There has been an ammunition shortage for quite a few years; different calibers at different times. However, we are now seeing shortages in nearly all calibers. So when will the ammunition shortages end and what the heck is really causing it? The bad answer is no one knows when the shortages will end but here are some signs we can look at.
When people stop buying guns at the rate they are buying them.
During 2020 there were 21-Million background checks for firearms sales in the United States, compare that to the old record set in 2016 when 15.7 million background checks were recorded. This increase includes 8.5 million new gun owners, so estimate two boxes of ammo for each of those first-time gun owners, and that’s hundreds of millions of rounds of ammunition that manufactures didn’t figure they were going to have to make. We are currently on track to meet or beat those number in 2021. [BTW, we don’t want people to stop buying firearms]
When the supply chains return to normal.
According to Mark Oliva of the National Shooting Sports Foundation “The bottom line is we’re producing more ammunition today than we ever have for hunting and recreational shooting, but the appetite for ammunition is still overwhelming demand”. Companies like Winchester has stated that if they stopped taking orders for .22 LR right now, it would take 2 years to fill all the backorders. So, with the supply chain recovery in some far-off future, coupled with labor shortages we may be waiting years for the lag to catch up.
The US military is buying the 5.56, 7.62, .308, and other small-caliber rounds.
According to a March 5, 2021 Outdoor Life article, military purchases do not have a significant effect on civilian purchases. However, they also stated in the same article “The Army procures DoD small-caliber ammunition requirements from both its LCAAP as well as several commercially owned facilities….The Army’s acquisition strategy is to allow the operating contractor to use excessive capacity at LCAAP to be used for commercial purposes strictly on a non-interference basis. All DoD orders take priority…which allows the Army to maintain a stable and ready workforce and equipment to address a surge in requirements if necessary”.
Government agencies are buying up the ammunition.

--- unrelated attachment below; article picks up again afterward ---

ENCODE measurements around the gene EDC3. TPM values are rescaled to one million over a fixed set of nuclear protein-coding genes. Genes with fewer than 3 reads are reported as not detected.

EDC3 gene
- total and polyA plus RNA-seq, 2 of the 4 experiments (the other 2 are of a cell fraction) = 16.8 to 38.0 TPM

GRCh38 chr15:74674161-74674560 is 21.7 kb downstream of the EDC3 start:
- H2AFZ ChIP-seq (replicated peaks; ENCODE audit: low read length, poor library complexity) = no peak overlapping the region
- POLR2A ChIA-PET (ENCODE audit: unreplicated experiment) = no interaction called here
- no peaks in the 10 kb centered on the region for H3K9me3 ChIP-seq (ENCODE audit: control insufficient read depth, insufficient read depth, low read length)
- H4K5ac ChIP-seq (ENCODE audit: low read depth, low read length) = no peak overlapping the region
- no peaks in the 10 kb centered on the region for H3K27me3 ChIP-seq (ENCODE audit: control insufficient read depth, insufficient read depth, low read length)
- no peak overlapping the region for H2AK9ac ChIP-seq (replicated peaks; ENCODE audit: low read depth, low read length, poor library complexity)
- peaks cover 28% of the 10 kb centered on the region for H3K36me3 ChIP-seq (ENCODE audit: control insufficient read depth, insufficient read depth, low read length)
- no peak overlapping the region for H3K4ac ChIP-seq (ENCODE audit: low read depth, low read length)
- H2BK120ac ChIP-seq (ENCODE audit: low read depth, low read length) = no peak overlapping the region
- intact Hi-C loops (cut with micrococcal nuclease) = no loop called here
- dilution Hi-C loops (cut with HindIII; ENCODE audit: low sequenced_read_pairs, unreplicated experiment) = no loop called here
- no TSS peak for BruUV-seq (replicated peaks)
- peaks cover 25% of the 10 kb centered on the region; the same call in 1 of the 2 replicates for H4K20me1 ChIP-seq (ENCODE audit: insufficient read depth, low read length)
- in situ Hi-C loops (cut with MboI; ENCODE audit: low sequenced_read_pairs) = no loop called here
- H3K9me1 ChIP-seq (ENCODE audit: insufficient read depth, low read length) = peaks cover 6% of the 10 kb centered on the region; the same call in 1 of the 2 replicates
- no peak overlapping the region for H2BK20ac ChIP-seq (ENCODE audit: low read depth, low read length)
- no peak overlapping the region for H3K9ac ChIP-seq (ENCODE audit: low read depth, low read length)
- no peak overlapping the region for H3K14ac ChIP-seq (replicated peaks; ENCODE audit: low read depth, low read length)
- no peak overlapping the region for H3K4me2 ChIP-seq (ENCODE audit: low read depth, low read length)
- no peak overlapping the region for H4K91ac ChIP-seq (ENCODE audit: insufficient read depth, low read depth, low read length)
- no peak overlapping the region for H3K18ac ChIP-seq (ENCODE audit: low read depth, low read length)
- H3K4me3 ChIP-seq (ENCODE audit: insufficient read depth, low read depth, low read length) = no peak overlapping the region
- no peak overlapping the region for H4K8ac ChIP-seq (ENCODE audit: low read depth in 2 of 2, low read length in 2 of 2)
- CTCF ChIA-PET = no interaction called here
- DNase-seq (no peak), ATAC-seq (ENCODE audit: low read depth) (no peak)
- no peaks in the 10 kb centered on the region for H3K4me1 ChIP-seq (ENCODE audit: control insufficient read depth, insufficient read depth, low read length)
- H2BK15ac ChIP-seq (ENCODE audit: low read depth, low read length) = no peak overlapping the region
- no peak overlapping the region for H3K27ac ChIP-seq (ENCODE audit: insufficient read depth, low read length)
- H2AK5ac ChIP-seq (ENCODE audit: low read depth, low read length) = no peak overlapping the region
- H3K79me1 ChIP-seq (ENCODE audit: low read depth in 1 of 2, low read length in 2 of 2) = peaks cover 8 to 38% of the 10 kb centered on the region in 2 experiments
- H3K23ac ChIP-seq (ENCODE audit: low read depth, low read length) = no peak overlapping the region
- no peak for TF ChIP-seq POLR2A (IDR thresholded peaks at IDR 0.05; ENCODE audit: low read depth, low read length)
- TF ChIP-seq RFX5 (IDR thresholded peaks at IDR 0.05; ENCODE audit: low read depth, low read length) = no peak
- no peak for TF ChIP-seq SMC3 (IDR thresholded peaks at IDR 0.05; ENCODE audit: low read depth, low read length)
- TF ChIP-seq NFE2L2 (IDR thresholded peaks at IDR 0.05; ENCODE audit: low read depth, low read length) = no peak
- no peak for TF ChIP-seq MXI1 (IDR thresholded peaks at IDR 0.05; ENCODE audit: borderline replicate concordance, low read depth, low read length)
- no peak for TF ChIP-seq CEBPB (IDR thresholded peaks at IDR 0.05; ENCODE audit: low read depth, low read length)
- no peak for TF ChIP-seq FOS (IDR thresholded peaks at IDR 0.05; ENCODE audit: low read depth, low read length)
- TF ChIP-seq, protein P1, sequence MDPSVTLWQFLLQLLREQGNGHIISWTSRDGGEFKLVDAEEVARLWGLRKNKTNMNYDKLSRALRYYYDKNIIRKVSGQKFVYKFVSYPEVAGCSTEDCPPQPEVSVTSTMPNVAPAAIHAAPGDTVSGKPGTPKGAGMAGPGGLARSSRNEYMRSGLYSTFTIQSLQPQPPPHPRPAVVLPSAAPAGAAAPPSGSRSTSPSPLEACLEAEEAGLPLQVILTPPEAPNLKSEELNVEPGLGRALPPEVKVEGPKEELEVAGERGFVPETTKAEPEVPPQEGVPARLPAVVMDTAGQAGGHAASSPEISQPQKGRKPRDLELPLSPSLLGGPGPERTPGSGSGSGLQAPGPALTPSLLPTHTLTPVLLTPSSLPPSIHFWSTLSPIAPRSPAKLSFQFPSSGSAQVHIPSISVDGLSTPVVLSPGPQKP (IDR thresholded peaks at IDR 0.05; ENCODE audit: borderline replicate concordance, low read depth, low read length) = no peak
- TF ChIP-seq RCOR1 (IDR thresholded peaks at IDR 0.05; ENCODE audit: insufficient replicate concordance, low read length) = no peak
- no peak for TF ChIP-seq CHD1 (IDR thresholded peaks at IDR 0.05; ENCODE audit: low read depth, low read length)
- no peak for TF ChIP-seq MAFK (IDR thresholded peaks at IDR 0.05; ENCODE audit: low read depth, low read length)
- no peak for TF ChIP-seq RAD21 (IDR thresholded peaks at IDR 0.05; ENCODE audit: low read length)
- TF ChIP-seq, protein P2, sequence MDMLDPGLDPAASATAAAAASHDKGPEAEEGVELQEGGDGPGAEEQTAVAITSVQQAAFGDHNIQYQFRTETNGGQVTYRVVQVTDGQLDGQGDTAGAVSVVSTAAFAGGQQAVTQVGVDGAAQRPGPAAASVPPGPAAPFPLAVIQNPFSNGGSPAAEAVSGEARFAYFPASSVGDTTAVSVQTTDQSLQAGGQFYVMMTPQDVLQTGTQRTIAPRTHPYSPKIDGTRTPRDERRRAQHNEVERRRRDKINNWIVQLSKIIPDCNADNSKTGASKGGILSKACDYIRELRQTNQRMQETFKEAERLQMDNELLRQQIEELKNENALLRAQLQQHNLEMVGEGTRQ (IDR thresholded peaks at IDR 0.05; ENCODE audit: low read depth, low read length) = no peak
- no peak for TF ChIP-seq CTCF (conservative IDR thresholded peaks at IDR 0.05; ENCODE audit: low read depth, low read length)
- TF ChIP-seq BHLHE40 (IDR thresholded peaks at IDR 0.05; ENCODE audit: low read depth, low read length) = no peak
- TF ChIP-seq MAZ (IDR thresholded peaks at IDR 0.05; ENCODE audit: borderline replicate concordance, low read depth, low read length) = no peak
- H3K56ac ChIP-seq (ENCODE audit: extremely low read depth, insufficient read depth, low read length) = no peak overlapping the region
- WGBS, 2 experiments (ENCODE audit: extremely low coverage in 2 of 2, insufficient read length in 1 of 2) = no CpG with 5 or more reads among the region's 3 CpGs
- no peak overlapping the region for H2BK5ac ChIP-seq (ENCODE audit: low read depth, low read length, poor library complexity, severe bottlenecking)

According to a 2018 GAO report, the way US Government agencies purchase firearms, ammunition, etc… is a little odd at first glance; the GAO “found that federal agencies’ internal data on these purchases did not always match data that were publicly available on USASpending.gov. For example, ICE told us that it spent 8 times more on firearms than the amount we calculated using data from the website. This was partly because other agencies used ICE contracts to buy firearms but weren’t properly identified in ICE’s website data”. In the same report the GAO stated that “Information that HHS, IRS, and the Transportation Security Administration deemed sensitive has been omitted”. So, I guess we will never know who and how much has been purchased and for what purpose our government is purchasing firearms and ammunition as well as other items.
When the restrictions are lifted on imported ammunition.
Although the US is a small recipient of Russian manufactured ammunition, the State Department sanctions beginning Sept. 7, 2021, will have a negative effect on those that normally use that ammunition. Some would say the number is not significant and only effects certain calibers however, you need to remember the folks that use the Russian manufactured ammunition will now need to tap into an already stressed ammunition supply chain. This nonsensical ban is based on the Chemical and Biological Weapons Control and Warfare Elimination Act of 1991, or the CBW Act and in retaliation for over Russia’s use of a “Novichok” nerve agent in the August 2020 poisoning of Russian opposition figure Aleksey Navalny. This ban that is for a minimum of 12 months will not hurt Russia but will have a cascading effect on US gun owners.
In conclusion, with the continuing erosion of individual liberties, rising violent crime in the streets, and the concerns of a real-world crisis gun ownership rates will continue to go up and so will the demand for ammunition.
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